Downtown Slips to Float on $3-million Capital Infusion
by Carl Wagenfohr
CLEARWATER - In advance of the March 2007 referendum on the downtown boat slip project, the city painted a bright financial future for the project. The city's finance department forecast more than $9-million of operating profit for the facility over a 40-year period, including $4.8-million of payments in lieu of taxes that would go into the city's general fund.
City leaders promised that the operation would be funded entirely by its users, and would not be a burden to Clearwater's taxpayers. The facility would be cash flow positive, they claimed.
But just over one year later, the low bid for constructing the facility projected a far different image. The total cost to build the slips, parking improvements and pedestrian promenade, came in at $12,843,911, exceeding the original estimate by nearly $2-million.
During the April 14 City Council Worksession, City Engineer Mike Quillen explained the causes of the cost overrun. First, the city's specification for providing electrical service to the transient slip area was underestimated, Quillen said, accounting for about $800-thousand of additional cost. He said that electric service would cost $14,000 per slip to construct, comparable to other recently constructed marinas; "We think we're in the ballpark now," Quillen claimed.
A change in specification for additional wave attenuation components, required to calm the waves that could be built by a southerly wind, added $200-thousand of cost. "It was kind of unprotected in the original layout," Quillen said of the dock design.
In addition to an increased cost of materials for the docks themselves, Quillen explained that improvements to the upland parking, landscaping and walkways added another $800-thousand of cost.
If financed entirely by the issuance of bonds or a bank loan, the net effect of the increased costs would have been to essentially wipe out the first 20 years of profit, a risky proposition that would hold the taxpayers responsible for any revenue shortfall that might result from less than 100-percent slip occupancy.
Neither Mayor Frank Hibbard nor Finance Director Margie Simmons were prepared to take that risk. Simmons proposed "buying down" the debt with a $3-million capital infusion. That, coupled with a $1.2-million federal grant, would restore positive cash flow during the 20-year period of debt repayment.
Of the $3-million "buy-down", $1-million would come from the downtown CRA, and $2-million would come from the city's Special Development Fund, essentially interest earnings that have accrued to the city's unrestricted reserve accounts.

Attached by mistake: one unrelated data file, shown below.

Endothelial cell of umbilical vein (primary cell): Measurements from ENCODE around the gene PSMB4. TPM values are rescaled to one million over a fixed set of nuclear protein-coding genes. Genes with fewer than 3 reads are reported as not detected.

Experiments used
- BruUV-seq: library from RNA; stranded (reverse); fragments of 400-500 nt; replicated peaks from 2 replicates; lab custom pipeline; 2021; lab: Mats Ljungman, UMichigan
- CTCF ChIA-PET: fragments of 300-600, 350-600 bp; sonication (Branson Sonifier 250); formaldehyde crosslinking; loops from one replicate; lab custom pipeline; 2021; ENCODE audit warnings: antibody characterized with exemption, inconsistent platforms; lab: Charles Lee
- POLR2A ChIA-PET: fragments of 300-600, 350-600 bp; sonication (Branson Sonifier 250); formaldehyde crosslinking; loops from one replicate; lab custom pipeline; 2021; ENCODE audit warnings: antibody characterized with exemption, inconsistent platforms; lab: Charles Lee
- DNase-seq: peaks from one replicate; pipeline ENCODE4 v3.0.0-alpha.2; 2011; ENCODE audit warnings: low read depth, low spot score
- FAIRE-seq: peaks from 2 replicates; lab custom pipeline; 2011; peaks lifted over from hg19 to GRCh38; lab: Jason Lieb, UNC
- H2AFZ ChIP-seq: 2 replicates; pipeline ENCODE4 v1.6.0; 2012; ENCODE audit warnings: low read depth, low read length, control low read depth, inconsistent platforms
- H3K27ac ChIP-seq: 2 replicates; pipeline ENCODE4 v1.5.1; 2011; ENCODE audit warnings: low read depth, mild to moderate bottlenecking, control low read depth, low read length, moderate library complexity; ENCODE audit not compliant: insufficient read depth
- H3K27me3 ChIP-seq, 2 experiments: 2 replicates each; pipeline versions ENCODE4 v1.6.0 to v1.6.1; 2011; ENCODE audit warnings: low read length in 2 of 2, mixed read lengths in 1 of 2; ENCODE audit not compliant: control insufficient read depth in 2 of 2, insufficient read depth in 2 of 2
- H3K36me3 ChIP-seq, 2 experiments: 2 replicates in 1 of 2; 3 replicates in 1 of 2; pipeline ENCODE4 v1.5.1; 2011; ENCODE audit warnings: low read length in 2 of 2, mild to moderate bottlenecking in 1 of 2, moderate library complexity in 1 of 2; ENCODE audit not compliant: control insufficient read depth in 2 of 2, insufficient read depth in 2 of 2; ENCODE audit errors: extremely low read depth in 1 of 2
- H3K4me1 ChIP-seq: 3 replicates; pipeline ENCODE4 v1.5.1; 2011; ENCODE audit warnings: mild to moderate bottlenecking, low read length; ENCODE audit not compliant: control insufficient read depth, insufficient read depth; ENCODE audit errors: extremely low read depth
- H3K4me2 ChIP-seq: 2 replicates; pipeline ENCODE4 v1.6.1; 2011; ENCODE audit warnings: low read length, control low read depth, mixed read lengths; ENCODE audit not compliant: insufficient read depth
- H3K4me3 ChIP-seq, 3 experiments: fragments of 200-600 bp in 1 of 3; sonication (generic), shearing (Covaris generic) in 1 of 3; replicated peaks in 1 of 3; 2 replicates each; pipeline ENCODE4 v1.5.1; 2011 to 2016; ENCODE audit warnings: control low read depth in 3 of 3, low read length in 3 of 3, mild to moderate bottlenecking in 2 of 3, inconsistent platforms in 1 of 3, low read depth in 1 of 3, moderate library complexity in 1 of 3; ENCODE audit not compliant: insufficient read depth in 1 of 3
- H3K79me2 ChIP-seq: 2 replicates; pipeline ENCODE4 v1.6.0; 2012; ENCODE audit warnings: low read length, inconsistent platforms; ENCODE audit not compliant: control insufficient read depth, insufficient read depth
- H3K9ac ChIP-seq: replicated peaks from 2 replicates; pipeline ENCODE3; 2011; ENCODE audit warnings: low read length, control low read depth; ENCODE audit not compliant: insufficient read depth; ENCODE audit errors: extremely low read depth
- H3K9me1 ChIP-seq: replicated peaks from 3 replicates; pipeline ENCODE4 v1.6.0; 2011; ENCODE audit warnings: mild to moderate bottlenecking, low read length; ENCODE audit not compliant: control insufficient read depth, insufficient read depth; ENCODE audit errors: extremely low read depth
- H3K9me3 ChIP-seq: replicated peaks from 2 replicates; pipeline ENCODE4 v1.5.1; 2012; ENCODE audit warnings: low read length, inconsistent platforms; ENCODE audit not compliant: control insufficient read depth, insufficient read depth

Only Councilmember Paul Gibson questioned moving forward with the project at Thursday's Council Meeting. "I didn't believe the numbers a year ago, and I don't believe them now," he said, "We have what I consider to be an above market slip rental at 100-percent occupancy; that's the formula for risk. And if we're wrong, it is general fund dollars."
The downtown slips construction contract was awarded to Misener Marine by a vote of 4-1, with Gibson opposed.
With the infusion of $3-million of additional capital, the downtown slips are projected to be cash flow positive for their entire 40-year economic life. But the Council did not discuss any alternative uses for the $2-million of Special Development Fund that will buy-down the debt.
Beach resident Anne Garris suggested that those funds should instead be used to build a smaller-scale public day-use docking facility on the city's downtown waterfront.
Alternatively, if that $2-million were invested at a 4.5-percent annual interest rate, the city would earn $90-thousand per year in additional revenue, a sum that could have great importance as the city prepares to reduce its operating budget because of the passage of Amendment 1 and the declining value of its property tax rolls.
In the face of the service cuts that will be considered during this year's city budget process, that $90-thousand could fund about 2 entry-level firefighters, 1 ½ entry-level police officers, or partially fund the continued operation of a rec center or library.
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